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### Using Sine and Cosine for Directional Movement

When you want to control how far an object on the Stage travels based on its angle, you can use the sine and cosine trigonometric functions to help you do the calculations. For example, say that you want to create a racing game that features a car that your viewer moves around a track. The car travels at a certain speed, and it moves according to where the front of the car is pointed. If the car is pointed up, it'll move forward. If the car is pointed to the right, it'll move to the right, and if the car is pointed at 75 degrees, it'll move in that direction. Calculating just how far the car moves in any direction requires the Math.sin and Math.cos methods of the Math object. The new location of the car is determined by both the x and y components of the triangle that is formed by the angle of the car. When the car is angled up, the y component is 1 and the x component is 0. When the car is angled to the right, the y component is 0 and the x component is 1. When the car is angled somewhere in the middle, the sine and cosine of the angle give you the x and y contributions (Figure 11.15). The sine of the angle determines the magnitude of the y component, and the cosine of the angle determines the magnitude of the x component. However, sine and cosine are based on angles that begin at 0 degrees from the horizontal axis. The rotation property, on the other hand, is based on angles that begin at 0 degrees from the vertical axis. Hence, you need to use cosine for the y component and sine for the x component (Figure 11.16).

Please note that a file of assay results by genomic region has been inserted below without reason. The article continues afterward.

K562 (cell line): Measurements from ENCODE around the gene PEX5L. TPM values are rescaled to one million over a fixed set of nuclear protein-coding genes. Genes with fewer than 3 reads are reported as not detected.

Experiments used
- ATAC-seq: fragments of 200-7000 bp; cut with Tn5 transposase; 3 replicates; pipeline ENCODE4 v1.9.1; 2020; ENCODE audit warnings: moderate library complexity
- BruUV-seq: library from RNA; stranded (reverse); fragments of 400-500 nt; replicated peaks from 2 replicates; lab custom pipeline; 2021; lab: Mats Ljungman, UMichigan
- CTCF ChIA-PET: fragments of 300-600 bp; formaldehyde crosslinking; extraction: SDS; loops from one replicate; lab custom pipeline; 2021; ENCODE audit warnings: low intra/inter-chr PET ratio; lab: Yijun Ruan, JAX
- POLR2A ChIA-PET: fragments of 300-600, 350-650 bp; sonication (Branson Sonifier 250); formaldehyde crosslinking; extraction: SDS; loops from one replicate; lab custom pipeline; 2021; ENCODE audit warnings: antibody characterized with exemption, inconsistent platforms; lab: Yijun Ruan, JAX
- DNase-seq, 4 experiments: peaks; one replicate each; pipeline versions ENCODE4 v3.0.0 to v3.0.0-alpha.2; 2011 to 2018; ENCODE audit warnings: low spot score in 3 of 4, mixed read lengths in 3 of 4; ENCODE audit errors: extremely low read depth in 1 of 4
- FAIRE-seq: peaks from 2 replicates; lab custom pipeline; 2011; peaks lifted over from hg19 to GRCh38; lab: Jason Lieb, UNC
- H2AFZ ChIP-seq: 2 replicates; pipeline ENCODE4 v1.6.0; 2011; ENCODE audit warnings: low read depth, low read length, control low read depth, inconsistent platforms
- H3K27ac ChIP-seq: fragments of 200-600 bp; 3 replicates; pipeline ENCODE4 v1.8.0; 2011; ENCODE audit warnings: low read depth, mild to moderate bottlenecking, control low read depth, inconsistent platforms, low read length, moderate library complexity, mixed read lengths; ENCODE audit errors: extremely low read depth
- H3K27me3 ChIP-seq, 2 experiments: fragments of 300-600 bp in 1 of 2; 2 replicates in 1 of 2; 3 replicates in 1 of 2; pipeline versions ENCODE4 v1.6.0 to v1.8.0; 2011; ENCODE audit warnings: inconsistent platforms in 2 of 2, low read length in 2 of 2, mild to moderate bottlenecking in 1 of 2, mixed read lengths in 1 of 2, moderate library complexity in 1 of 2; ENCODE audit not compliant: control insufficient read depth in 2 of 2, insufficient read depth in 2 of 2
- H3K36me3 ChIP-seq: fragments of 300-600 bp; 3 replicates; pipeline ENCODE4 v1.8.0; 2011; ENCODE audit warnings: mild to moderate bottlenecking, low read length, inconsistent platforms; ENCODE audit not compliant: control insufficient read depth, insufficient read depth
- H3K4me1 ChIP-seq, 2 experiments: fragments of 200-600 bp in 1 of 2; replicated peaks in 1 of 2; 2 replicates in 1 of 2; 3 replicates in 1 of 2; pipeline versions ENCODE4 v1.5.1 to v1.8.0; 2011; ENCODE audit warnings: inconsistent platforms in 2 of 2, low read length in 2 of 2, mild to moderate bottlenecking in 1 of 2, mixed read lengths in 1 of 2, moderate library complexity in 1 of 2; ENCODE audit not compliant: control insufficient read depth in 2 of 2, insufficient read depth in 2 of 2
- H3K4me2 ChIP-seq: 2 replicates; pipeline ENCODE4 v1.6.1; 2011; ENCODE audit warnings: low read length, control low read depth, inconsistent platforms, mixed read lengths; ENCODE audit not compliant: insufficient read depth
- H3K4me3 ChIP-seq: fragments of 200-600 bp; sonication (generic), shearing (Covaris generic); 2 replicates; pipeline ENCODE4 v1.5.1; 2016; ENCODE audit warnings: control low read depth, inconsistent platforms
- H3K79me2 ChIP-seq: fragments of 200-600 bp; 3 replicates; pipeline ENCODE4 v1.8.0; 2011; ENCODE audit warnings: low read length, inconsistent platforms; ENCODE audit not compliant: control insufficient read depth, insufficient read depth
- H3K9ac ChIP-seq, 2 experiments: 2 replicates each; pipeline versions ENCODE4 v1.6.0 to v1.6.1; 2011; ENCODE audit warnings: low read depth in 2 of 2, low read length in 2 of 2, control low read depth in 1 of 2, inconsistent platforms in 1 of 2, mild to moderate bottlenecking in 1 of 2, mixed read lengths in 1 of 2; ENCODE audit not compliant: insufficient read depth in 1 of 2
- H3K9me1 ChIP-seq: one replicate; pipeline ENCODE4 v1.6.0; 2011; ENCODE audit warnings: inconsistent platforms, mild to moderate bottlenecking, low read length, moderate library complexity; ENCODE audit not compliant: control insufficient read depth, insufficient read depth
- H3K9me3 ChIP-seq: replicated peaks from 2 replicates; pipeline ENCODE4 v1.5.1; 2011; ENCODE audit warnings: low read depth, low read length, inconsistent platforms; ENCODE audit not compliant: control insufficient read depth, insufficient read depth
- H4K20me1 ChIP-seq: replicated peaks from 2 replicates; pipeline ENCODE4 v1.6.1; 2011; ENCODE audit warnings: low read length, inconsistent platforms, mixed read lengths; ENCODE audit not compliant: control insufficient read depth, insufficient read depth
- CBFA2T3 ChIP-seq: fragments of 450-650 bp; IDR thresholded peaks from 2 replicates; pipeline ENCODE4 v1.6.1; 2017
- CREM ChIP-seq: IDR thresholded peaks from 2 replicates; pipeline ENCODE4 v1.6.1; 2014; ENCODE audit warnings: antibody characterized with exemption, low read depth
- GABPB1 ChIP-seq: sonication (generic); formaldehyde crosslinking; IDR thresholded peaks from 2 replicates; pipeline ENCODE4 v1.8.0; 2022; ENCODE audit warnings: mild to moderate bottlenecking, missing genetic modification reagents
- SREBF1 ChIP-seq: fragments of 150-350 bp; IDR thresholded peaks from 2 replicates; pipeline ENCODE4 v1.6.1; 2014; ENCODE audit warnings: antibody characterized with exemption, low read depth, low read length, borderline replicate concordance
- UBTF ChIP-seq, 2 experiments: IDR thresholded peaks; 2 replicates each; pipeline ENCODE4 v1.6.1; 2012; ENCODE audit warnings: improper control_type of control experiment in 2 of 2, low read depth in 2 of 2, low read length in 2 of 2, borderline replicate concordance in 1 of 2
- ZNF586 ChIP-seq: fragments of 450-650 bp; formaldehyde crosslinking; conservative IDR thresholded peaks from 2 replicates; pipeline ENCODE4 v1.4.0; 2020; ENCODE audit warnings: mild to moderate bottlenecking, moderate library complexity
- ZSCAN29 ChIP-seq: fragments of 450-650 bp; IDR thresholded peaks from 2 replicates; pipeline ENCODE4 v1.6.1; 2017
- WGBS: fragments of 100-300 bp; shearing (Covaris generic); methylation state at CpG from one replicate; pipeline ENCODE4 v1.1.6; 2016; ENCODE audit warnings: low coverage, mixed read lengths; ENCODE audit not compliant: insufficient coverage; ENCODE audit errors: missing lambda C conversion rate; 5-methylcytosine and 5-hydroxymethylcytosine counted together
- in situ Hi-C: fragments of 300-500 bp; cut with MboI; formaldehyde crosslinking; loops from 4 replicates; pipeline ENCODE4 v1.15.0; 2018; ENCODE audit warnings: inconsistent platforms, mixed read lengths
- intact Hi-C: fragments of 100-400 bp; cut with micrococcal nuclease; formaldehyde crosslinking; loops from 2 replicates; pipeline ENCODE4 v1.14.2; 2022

##### Figure 11.15. The x and y components of this car, which moves a certain distance, is determined by the cosine and sine of its angle, theta.

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